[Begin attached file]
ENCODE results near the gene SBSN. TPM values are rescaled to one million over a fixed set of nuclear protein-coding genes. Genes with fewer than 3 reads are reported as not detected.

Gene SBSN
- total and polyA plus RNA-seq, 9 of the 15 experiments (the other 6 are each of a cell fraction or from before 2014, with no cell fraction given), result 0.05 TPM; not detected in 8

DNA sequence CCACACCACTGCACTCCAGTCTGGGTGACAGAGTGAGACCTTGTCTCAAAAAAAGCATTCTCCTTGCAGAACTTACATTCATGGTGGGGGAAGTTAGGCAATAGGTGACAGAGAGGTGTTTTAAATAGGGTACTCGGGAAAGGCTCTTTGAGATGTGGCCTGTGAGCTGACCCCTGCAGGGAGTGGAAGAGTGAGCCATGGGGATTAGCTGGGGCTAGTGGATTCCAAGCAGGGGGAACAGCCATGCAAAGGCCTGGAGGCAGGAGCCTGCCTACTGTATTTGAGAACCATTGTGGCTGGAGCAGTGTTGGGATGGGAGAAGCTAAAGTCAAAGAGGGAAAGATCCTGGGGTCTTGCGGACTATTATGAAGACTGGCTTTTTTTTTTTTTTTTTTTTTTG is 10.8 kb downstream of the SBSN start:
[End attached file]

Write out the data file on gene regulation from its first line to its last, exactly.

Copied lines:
ENCODE results near the gene SBSN. TPM values are rescaled to one million over a fixed set of nuclear protein-coding genes. Genes with fewer than 3 reads are reported as not detected.

Gene SBSN
- total and polyA plus RNA-seq, 9 of the 15 experiments (the other 6 are each of a cell fraction or from before 2014, with no cell fraction given), result 0.05 TPM; not detected in 8

DNA sequence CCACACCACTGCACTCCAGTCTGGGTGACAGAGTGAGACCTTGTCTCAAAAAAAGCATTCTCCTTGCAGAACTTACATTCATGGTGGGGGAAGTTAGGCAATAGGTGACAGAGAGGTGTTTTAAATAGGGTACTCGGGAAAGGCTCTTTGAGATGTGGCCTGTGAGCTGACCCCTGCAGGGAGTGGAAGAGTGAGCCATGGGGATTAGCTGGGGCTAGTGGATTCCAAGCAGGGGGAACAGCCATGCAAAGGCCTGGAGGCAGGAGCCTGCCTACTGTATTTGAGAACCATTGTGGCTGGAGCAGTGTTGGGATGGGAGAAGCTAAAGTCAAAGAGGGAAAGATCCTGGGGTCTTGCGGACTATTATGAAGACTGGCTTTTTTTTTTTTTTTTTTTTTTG is 10.8 kb downstream of the SBSN start: